If you have one of the ubiquitous “4 button chargers” you can likely upgrade the firmware to Cheali Charger. You’ll have to do some hacking to get there, but if you want to add features like LiHV and NiZN charging, and have 30 battery memories, it’s the way to go.
Example chargers that are eligible:
Disassembly (and Assembly)
On my HobbyKing ECO 6-10, disassembly (and assembly) is tricky – mostly because of the fan. Once the sides are removed, remove the fan while holding the charger upside-down. This is because the nuts securing the fan will otherwise fall out. They still might fall out if you accidentally press them fully out using the screw that holds them in. It’s a stupid design.
Once the sides are off and the fan is disconnected from the front plate, the front plate can be slid to either side and the ribbon cable for the 4 buttons disconnected from the main board. Then the fan can be unplugged as well.
For assembly (come back here when you’re done flashing). Plug in the fan first, partially slide on the front plate, attach the 4-button ribbon cable, fully slide on the front plate, then re-secure the fan to the front plate – all while holding the darn thing upside down 🙁
Add a 6-pin header
You’ll have to do some soldering. First I added a 6-pin header to my charger board:
I used a voltmeter to verify where the VCC and GND pins were. When you’ve got the right ones it will read 5v on the nose. For mine it was similar to this configuration:
Make a programming cable
My AVR programmer is a Kingduino USBtinyISP. It has both a 6 and 10-pin IDC headers. Since I added a 6-pin header to the board, I cut a 6-pin IDC cable and soldered it to a 6-pin jumper cable that I also cut in half. I used this diagram to line everything up:
The IDC cable red wire is pin 1 (MISO), then it goes up sequentially from there.
Connect the wires
It’s time to set everything up and flash it. The USBtinyISP has a PWR (power) jumper on it which tells it whether or not to send 5v usb power to the device you’re trying to flash – in this case the charger. You can leave the power jumper on and not plug your charger into 12v power, but it will beep at you and read “input voltage error.” I chose to remove the jumper and power the charger normally. Don’t try to power the charger from 12v while the USBtinyISP power jumper is installed or you may let out the magic smoke.
One everything is hooked up, first make a backup. Reading from the EEPROM is the most sane way to make sure you wired everything up right – before (over)writing your charger firmware 🙂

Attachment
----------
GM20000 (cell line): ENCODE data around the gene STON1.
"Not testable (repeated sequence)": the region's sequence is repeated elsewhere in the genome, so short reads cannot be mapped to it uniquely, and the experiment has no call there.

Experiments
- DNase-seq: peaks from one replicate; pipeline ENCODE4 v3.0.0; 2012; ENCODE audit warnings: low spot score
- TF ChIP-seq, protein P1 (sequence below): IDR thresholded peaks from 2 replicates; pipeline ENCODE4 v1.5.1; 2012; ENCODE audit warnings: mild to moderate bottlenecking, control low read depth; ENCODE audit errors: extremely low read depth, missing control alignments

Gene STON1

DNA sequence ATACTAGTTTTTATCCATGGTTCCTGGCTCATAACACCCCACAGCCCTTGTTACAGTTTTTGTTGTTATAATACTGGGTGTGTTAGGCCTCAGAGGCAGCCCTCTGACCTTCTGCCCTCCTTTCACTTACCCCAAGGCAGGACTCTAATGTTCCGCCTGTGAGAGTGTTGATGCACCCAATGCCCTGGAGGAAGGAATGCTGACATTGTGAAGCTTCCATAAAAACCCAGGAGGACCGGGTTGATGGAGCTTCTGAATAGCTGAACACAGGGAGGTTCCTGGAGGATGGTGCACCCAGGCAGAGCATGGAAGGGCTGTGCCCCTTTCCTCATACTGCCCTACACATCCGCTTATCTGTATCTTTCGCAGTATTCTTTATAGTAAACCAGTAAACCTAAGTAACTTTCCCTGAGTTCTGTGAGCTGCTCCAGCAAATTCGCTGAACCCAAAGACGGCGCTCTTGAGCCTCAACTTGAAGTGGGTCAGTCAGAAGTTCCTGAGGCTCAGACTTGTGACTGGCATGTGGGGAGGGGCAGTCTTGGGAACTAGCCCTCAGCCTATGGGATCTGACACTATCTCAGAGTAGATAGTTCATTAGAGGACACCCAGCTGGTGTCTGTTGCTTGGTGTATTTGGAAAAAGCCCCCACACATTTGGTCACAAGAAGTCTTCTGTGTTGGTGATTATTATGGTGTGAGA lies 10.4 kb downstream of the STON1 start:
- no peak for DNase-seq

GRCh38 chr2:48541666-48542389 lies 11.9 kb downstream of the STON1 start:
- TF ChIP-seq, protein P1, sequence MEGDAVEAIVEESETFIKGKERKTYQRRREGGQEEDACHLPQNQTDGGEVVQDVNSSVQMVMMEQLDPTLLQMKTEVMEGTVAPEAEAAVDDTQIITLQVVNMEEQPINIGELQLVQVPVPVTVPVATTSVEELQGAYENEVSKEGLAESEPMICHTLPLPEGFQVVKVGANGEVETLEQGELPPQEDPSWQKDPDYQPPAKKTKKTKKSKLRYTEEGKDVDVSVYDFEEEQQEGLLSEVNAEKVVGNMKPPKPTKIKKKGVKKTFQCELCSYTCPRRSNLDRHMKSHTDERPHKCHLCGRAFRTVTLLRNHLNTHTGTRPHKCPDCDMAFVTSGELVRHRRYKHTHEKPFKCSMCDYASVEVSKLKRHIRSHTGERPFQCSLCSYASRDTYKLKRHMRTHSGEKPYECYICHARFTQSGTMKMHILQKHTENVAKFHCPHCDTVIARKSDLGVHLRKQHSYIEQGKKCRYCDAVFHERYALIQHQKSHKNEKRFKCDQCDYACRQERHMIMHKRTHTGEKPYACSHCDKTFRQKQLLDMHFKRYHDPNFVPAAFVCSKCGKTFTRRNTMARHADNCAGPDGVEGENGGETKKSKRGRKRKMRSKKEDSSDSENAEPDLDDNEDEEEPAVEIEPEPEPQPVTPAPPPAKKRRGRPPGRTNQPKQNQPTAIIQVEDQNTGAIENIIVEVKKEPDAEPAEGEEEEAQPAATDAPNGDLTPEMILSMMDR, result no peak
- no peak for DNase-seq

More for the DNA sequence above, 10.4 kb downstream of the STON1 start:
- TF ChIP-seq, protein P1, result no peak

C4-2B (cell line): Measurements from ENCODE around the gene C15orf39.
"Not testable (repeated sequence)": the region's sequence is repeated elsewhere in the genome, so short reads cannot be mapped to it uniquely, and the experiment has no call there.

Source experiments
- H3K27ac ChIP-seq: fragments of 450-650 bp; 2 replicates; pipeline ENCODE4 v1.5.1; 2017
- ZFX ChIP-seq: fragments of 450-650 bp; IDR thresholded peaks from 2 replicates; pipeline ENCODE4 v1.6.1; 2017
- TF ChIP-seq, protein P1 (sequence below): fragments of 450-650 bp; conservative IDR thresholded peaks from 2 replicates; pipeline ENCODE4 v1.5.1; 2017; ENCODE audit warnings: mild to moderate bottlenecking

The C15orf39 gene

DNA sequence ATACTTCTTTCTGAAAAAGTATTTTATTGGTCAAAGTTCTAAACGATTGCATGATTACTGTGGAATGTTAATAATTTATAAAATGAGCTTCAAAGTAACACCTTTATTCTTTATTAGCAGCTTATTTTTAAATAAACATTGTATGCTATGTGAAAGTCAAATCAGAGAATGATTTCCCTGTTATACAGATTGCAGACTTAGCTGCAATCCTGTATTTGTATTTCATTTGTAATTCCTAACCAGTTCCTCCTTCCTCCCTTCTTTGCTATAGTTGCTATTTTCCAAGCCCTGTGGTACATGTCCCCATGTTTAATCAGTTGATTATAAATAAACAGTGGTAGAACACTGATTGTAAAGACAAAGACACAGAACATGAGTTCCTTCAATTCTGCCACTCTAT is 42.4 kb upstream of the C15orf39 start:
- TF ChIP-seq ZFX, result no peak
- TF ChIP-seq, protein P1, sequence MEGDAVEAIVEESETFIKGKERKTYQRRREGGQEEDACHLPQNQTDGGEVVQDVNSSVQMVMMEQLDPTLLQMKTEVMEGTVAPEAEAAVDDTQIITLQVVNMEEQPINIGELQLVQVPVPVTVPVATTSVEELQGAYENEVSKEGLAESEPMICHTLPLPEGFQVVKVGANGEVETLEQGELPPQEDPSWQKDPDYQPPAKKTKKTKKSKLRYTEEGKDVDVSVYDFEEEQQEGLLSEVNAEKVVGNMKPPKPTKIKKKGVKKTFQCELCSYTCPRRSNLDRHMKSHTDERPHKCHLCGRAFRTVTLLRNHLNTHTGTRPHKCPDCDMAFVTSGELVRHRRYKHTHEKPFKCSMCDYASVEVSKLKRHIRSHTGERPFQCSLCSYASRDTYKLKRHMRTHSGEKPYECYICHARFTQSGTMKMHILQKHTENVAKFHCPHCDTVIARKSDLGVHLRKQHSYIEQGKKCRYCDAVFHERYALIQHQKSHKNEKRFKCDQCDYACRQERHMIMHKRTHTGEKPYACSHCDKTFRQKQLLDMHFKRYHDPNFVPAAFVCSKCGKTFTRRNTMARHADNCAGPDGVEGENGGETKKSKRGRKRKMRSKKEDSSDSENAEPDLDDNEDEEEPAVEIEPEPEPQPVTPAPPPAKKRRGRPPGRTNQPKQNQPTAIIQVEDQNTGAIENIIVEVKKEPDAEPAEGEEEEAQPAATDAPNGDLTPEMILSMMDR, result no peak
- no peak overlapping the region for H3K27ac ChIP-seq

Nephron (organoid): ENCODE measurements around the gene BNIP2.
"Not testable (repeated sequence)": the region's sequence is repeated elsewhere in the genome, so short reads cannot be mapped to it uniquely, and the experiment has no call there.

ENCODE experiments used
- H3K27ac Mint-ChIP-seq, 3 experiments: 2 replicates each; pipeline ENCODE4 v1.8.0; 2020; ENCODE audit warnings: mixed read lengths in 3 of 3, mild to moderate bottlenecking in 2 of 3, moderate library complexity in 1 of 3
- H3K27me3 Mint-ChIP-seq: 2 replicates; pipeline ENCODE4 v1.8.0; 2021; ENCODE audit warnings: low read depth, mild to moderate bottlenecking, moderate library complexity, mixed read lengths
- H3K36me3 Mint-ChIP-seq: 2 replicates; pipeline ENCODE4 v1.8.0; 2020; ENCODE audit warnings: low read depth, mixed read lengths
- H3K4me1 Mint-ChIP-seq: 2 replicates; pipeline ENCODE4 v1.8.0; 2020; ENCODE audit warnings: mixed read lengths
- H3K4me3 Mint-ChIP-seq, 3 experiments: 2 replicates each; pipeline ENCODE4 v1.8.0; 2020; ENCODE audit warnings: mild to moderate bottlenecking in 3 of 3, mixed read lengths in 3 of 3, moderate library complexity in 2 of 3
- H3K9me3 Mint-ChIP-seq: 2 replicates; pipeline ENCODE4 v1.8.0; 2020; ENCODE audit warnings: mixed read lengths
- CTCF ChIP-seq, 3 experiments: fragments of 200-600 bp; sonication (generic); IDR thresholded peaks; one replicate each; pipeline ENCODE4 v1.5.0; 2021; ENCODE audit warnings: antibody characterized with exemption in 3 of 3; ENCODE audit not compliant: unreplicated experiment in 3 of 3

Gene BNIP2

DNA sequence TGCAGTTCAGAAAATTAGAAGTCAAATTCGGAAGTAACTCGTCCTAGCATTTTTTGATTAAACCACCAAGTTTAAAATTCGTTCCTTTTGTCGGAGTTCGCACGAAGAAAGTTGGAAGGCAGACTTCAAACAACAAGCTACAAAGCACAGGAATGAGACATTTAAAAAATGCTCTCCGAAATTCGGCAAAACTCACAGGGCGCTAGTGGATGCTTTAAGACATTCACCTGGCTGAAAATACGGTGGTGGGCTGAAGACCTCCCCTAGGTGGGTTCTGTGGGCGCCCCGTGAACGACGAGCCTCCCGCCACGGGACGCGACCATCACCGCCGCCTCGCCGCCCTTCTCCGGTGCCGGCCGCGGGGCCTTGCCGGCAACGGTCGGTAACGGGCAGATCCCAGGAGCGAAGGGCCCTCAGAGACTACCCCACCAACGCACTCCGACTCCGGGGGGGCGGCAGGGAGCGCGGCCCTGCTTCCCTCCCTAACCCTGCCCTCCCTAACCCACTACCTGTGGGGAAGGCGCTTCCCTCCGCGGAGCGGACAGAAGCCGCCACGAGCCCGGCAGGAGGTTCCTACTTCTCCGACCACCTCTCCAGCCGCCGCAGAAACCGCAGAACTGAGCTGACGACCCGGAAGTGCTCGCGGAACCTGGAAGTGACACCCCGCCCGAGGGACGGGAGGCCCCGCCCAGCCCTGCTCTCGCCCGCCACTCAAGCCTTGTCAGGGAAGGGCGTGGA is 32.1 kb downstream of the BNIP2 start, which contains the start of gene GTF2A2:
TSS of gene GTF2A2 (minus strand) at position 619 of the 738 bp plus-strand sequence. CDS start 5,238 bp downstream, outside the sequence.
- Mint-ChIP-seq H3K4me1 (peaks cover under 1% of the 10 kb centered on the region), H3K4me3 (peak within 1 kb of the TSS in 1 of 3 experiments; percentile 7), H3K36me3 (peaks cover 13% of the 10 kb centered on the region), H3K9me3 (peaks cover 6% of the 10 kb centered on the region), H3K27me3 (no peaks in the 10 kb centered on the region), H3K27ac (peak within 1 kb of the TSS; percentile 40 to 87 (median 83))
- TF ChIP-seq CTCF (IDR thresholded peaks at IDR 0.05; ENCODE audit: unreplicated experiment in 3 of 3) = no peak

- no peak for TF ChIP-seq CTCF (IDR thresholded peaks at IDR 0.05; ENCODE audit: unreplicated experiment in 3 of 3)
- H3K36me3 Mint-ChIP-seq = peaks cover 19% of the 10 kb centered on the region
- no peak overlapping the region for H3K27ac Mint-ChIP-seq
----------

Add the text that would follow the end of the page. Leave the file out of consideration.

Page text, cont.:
These commands can be run in the terminal. I’m using Linux, so it will look slightly different if you’re using Windows (use the commands from here).
mkdir -p ~/Documents/A610_orig_firmware cd ~/Documents/A610_orig_firmware sudo avrdude -patmega32 -cusbtiny -Uflash:r:flash.hex:r -Ulfuse:r:lfuse.hex:r -Uhfuse:r:hfuse.hex:r -Ueeprom:r:eeprom.hex:r
Once you’ve made a successful backup, you can download the cheali firmwares and write the appropriate one to your charger.
git clone https://github.com/stawel/cheali-charger.git cd cheali-charger/hex/ sudo avrdude -patmega32 -cusbtiny -Uflash:w:cheali-charger-Turnigy-A-6-10-200W_2.00-e10.3.12-20160613_atmega32.hex:a
The exact hex file you flash to your charger with will depend on what type of charger you have. Make sure to read the flashing reference table to be sure you are using the right firmware for your charger.
I had a weird issue where my charger was initially working fine after upgrading to cheali, but then would have a “freak-out” after it seemed to warm-up:
sudo avrdude -patmega32 -cusbtiny -Uhfuse:w:0xc5:m -Ulfuse:w:0x3f:m
I reflashed after setting the fuses to the recommended values and things seem to be working more reliably.
You must calibrate your charger for accurate charging. Use the highest cell count LiPo you have, and use a multimeter you trust. If you have a multimeter that goes to 3 decimal places for voltage readings, that’s awesome, but even the cheali firmware author says that the millivolt (3rd decimal place) is both inaccurate and insignificant on these cheap chargers, so don’t put too much time into it. Your multimeter should allow at least 1-amp of current testing.
Charging itself seems to take a little longer with the cheali firmware. The charging strategies used are linked to in their documentation and seem to be a bit more advanced. For instance, cell balancing seems to be a more thorough process that can take place independently or in conjunction with charge, discharge, and storage. Whether or not it has an effect on the lifetime of a given battery is unknown to me.
Mostly, I’m using cheali-charger to charge my LiHV Power Whoop batteries to 4.35v which I was unable to do before. 🔌